"When most persons think of my particular science, they think of the process of invention. The infusing of charms and spells into objects. The creation of a magickal blade, perhaps, or a ring. But the skilled enchanter is also a catalyst. The same mind that can create something new can also provoke greater power from something old. A ring that can generate warmth for a novice, on the hand of such a talent can bake a forest black." The fat man chuckled: "Not that I'm advocating that. Leave that for the School of Destruction."
That week all the initiates were asked to choose a field of specialization. All were surprised when I turned my back on my old darling, the School of Illusion. It seemed ridiculous to me that I had ever entertained an affection for such superficial charms. All my intellect was now focused on the School of Enchantment, the means by which I could free the power of the disc.
For months thereafter, I barely slept. A few hours a week, I'd spend with Betaniqi and my statue to give myself strength and inspiration. All the rest of my time was spent with Magister Ilther or his assistants, learning everything I could about enchantment. They taught me how to taste the deepest levels of magicka within a stored object.
"A simple spell cast once, no matter how skillfully and no matter how spectacularly, is ephemeral, of the present, what it is and no more," sighed Magister Ilther. "But placed in a home, it develops into an almost living energy, maturing and ripening so only its surface is touched when an unskilled hand wields it. You must consider yourself a miner, digging deeper to pull forth the very heart of gold."
Every night when the laboratory closed, I practiced what I had learned. I could feel my power grow and with it, the power of the disc. Whispering "Palla," I delved into the artifact, feeling every slight nick that marked the runes and every facet of the gemstones. At times I was so close to her, I felt hands touching mine. But something dark and bestial, the reality of death I suppose, would always break across the dawning of my dream. With it came an overwhelming rotting odor, which the initiates in the chambers next to mine began to complain about.
"Something must have crawled into the floorboards and died," I offered lamely.
Magister Ilther praised my scholarship, and allowed me the use of his laboratory after hours to further my studies. Yet no matter what I learned, Palla seemed scarcely closer. One night, it all ended. I was swaying in a deep ecstasy, moaning her name, the disc bruising my chest, when a sudden lightning flash through the window broke my concentration. A tempest of furious rain roared over Mir Corrup. I went to close the shutters, and when I returned to my table, I found that the disc had shattered.
I broke into hysterical sobs and then laughter. It was too much for my fragile mind to bear such a loss after so much time and study. The next day and the day after, I spent in my bed, burning with a fever. Had I not been a [sic] Mages Guild with so many healers, I likely would have died. As it was, I provided an excellent study for the budding young scholars.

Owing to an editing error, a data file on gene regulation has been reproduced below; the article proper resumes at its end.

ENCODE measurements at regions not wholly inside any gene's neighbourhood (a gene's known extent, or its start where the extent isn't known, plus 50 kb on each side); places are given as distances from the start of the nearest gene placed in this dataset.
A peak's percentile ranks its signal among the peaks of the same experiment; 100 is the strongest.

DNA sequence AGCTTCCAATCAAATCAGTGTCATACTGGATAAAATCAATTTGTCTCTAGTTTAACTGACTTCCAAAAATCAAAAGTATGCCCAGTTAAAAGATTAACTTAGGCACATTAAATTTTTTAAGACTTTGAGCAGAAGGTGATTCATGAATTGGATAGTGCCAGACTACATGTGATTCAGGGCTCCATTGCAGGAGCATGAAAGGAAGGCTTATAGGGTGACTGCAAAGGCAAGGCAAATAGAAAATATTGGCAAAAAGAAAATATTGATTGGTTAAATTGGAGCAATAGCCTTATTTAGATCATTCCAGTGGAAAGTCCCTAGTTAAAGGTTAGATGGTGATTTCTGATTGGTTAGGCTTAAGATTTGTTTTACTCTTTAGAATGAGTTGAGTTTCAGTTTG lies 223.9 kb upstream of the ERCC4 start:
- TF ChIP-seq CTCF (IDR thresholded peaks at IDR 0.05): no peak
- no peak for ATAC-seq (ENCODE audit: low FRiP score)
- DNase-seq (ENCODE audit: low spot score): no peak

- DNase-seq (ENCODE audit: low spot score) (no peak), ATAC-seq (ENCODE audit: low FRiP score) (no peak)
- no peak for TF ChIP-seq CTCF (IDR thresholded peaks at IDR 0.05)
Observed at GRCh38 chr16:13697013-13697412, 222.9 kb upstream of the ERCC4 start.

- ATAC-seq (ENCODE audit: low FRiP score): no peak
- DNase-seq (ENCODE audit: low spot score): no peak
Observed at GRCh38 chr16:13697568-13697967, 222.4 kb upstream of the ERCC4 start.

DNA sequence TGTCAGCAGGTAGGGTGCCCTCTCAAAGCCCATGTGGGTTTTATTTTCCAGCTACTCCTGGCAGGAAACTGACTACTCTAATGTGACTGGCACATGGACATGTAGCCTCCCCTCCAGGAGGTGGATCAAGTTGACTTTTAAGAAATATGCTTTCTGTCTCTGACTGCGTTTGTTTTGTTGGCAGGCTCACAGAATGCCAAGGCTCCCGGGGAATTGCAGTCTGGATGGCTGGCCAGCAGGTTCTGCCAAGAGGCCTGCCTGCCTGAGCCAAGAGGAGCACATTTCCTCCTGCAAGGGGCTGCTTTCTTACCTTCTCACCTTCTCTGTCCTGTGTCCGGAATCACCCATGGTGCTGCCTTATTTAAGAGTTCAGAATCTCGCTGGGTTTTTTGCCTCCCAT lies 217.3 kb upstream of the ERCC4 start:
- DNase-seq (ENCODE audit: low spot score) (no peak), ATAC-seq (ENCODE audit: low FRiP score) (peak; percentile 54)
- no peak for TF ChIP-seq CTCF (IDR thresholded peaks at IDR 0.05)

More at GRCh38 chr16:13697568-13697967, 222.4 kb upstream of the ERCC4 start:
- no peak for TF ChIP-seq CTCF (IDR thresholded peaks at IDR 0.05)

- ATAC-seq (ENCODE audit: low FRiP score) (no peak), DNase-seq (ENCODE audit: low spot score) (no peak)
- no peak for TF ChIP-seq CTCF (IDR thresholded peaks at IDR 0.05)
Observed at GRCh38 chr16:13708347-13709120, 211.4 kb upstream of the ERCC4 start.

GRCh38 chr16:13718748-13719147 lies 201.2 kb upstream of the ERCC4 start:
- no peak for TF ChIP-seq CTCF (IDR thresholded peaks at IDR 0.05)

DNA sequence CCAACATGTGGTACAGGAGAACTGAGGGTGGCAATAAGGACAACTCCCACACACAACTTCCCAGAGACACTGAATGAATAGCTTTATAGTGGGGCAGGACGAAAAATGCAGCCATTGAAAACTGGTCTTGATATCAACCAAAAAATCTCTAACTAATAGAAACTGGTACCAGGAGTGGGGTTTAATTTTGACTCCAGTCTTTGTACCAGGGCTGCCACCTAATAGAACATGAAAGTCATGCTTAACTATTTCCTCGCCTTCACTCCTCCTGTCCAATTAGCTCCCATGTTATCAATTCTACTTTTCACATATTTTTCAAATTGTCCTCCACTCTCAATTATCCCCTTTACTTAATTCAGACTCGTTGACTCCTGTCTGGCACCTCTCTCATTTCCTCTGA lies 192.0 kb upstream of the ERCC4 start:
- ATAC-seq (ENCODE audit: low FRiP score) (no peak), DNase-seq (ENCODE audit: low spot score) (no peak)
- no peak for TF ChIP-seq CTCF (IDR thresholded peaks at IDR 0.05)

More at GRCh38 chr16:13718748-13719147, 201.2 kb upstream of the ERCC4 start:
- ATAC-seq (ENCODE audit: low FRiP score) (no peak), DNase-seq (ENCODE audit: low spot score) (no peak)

When at last I was well enough to walk, I went to visit Betaniqi. She was charming as always, never once commenting on my appearance, which must have been ghastly. Finally I gave her reason to worry when I politely but firmly declined to walk with her along the reflecting pool.
"But you love looking at the statuary," she exclaimed.
I felt that I owed her the truth and much more. "Dear lady, I love more than the statuary. I love your mother. She is all I've been able to think about for months now, ever since you and I first removed the tarp from that blessed sculpture. I don't know what you think of me now, but I have been obsessed with learning how to bring her back from the dead."
Betaniqi stared at me, eyes wide. Finally she spoke: "I think you need to leave now. I don't know if this is a terrible jest --"
"Believe me, I wish it were. You see, I failed. I don't know why. It could not have been that my love wasn't strong enough, because no man had a stronger love. Perhaps my skills as an enchanter are not masterful, but it wasn't from lack of study!" I could feel my voice rise and knew I was beginning to rant, but I could not hold back. "Perhaps the fault lay in that your mother never met me, but I think that only the caster's love is taken into account in the necromantic spell. I don't know what it was! Maybe that horrible creature, the monster that killed her, cast some sort of curse on her with its dying breath! I failed! And I don't know why!"
With a surprising burst of speed and strength for so small a lady, Betaniqi shoved herself against me. She screamed, “Get out!” and I fled out the door.
Before she slammed the door shut, I offered my pathetic apologies: "I'm so sorry, Betaniqi, but consider that I wanted to bring your mother back to you. It's madness, I know, but there is only one thing that's certain in my life and that's that I love Palla."
The door was nearly shut, but the girl opened it crack to ask tremulously: "You love whom?"
"Palla!" I cried to the Gods.
"My mother," she whispered angrily. "Was named Xarlys. Palla was the monster."
I stared at the closed door for Mara knows how much time, and then began the long walk back to the Mages Guild. My memory searched through the minutiae to the Tales and Tallows night so long ago when I first beheld the statue, and first heard the name of my love. That Breton initiate, Gelyn had spoken. He was behind me. Was he recognizing the beast and not the lady?
I turned the lonely bend that intersected with the outskirts of Mir Corrup, and a large shadow rose from the ground where it had been sitting, waiting for me.
"Palla," I groaned. "Pal La."
"Kiss me," it howled.
And that brings my story up to the present moment. Love is red, like blood.